Wisconsin’s Ron Johnson is one of four Republicans not yet on board with the U.S. Senate version of a bill to repeal and replace Obamacare. Johnson was cautious Thursday morning, during an appearance on MSNBC. “What I’m going to need is enough time, to find out exactly what’s in this bill, and determine . . . whether this is continuous improvement from where we are today.”
Johnson said he did not agree with GOP leadership’s decision to develop the bill in secret. “Whatever we pass is not going to solve the entire problem. It might be better, hopefully it will be better. It’s the only way I’m going to vote yes.”
The draft text of the Senate GOP health-care bill – dubbed the Better Care Reconciliation Act – was introduced by Majority Leader Mitch McConnell on Thursday, and Johnson was one of four Republicans who released a statement that they could not support it in its current form. He was joined by Senators Rand Paul of Kentucky, Ted Cruz of Texas and Mike Lee of Utah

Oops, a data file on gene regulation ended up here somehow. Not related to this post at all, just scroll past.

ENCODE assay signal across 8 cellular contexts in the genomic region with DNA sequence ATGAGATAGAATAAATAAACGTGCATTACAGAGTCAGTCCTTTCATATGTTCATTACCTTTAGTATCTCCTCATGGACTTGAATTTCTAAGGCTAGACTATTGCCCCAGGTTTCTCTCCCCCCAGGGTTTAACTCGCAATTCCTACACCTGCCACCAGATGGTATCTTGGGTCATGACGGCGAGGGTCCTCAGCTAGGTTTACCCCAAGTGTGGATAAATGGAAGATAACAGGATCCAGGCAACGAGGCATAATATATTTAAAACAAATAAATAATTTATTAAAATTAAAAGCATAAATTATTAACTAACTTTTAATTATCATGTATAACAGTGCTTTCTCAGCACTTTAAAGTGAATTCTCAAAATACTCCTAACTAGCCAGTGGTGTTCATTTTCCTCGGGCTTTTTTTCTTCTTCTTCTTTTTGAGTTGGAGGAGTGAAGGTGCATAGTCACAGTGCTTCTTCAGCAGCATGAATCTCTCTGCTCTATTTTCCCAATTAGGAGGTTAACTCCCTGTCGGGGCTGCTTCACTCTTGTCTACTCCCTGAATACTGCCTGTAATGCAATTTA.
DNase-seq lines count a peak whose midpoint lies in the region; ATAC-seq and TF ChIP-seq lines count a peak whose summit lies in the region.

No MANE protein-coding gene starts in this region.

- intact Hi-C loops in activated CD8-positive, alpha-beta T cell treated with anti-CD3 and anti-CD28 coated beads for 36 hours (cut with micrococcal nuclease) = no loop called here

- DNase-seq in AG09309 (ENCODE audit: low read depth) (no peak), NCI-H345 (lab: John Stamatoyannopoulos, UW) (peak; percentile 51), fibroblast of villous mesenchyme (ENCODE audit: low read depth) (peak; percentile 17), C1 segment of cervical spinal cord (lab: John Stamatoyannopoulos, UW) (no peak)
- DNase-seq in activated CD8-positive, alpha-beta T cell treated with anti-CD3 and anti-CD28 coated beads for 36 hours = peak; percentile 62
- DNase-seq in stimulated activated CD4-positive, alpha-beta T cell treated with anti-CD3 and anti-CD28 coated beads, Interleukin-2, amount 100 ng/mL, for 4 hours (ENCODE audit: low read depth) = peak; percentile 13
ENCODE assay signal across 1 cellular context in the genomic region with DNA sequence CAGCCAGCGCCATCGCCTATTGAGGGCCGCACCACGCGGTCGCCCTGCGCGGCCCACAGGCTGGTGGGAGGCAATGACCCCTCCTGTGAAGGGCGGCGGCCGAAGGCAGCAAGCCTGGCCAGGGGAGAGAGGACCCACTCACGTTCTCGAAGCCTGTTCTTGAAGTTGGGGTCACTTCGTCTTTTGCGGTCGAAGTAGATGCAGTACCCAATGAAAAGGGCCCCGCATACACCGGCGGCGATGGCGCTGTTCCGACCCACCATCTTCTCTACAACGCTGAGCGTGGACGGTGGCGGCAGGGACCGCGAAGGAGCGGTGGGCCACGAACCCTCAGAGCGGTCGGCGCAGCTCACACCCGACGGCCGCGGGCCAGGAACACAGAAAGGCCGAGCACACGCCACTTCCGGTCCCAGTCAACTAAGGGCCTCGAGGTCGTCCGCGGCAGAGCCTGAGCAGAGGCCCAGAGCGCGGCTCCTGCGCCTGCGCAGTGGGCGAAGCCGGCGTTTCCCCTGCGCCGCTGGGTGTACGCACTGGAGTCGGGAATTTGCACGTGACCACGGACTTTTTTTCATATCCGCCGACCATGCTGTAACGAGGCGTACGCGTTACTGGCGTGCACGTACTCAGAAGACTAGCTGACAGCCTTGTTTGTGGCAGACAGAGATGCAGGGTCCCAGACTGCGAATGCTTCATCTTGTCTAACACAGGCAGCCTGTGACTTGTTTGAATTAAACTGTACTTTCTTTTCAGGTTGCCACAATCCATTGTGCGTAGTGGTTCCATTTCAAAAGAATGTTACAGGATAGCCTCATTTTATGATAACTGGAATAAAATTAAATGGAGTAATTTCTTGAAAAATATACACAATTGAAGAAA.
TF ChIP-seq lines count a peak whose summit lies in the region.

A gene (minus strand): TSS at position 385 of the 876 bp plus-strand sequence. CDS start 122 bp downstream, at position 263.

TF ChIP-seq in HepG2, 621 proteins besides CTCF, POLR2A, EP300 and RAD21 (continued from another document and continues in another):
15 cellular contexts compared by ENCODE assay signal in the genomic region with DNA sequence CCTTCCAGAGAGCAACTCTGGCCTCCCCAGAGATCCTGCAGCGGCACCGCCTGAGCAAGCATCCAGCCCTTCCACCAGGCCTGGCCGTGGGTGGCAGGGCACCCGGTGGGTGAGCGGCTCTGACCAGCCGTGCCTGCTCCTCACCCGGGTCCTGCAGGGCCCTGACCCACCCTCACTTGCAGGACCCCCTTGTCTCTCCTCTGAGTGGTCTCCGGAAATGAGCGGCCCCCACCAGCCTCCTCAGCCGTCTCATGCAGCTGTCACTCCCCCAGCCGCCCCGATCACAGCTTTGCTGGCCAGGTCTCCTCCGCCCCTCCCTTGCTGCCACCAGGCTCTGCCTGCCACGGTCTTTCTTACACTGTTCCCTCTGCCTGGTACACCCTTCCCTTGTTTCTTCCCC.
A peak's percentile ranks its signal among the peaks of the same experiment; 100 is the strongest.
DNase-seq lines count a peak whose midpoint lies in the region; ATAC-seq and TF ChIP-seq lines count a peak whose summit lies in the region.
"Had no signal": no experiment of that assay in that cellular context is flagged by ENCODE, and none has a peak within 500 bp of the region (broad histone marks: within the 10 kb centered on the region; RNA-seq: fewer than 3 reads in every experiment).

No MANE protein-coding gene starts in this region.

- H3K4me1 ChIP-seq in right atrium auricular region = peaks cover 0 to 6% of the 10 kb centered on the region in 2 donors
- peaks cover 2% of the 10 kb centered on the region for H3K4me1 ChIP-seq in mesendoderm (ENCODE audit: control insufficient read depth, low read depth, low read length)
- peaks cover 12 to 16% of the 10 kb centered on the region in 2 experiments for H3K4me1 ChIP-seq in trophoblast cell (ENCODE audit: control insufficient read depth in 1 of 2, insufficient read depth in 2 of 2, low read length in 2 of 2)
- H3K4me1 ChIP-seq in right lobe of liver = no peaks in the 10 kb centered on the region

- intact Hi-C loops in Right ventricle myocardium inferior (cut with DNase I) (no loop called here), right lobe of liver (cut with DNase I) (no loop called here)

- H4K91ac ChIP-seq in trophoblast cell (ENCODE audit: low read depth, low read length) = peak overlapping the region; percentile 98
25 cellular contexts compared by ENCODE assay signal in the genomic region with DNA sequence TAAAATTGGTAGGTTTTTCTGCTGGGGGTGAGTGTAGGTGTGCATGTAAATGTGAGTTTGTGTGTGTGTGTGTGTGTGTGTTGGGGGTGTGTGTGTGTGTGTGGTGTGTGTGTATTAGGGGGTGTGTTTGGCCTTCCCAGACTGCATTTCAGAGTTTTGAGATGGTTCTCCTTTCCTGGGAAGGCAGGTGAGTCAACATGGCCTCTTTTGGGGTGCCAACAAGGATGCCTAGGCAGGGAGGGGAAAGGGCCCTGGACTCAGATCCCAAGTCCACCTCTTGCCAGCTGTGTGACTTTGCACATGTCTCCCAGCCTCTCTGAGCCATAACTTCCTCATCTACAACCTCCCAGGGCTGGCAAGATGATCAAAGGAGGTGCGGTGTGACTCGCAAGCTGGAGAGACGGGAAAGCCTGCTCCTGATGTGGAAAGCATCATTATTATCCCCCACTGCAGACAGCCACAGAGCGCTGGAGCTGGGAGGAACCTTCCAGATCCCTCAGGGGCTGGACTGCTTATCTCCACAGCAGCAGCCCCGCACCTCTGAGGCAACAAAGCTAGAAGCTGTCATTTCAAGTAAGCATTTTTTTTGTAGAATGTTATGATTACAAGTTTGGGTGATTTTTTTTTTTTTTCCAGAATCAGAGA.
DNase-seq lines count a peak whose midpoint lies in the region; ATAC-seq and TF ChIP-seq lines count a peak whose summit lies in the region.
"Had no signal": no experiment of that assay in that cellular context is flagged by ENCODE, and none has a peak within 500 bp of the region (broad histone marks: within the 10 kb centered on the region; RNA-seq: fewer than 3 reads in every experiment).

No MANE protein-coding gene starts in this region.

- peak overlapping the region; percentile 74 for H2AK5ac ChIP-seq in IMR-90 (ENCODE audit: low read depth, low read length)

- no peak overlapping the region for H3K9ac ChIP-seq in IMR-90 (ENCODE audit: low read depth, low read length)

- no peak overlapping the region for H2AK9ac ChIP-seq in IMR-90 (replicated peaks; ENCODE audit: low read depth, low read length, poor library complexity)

“Currently, for a variety of reasons, we are not ready to vote for this bill, but we are open to negotiation and obtaining more information before it is brought to the floor,” the statement said. “There are provisions in this draft that represent an improvement to our current health care system but it does not appear this draft as written will accomplish the most important promise that we made to Americans: to repeal Obamacare and lower their health care costs.”
Four Republican opponents could jeopardize McConnell’s efforts to pass the measure, which is being moved under rules that allow passage with a simple majority or 50 votes. Because there are 52 Republican Senators, losing the votes of just two would mean that Vice President Pence would need to cast a vote to break a tie.
Wisconsin’s other U.S. Senator, Democrat Tammy Baldwin, also released a statement. “For Wisconsin families struggling to get ahead, this repeal plan has no heart and people are scared that it will make things worse,” Baldwin said. “It will make families pay more for less care and increase the number of people who are uninsured. The guaranteed protections and care that you have today are weakened and now, politicians in Madison will decide whether you keep the care you have, or whether it is taken away.”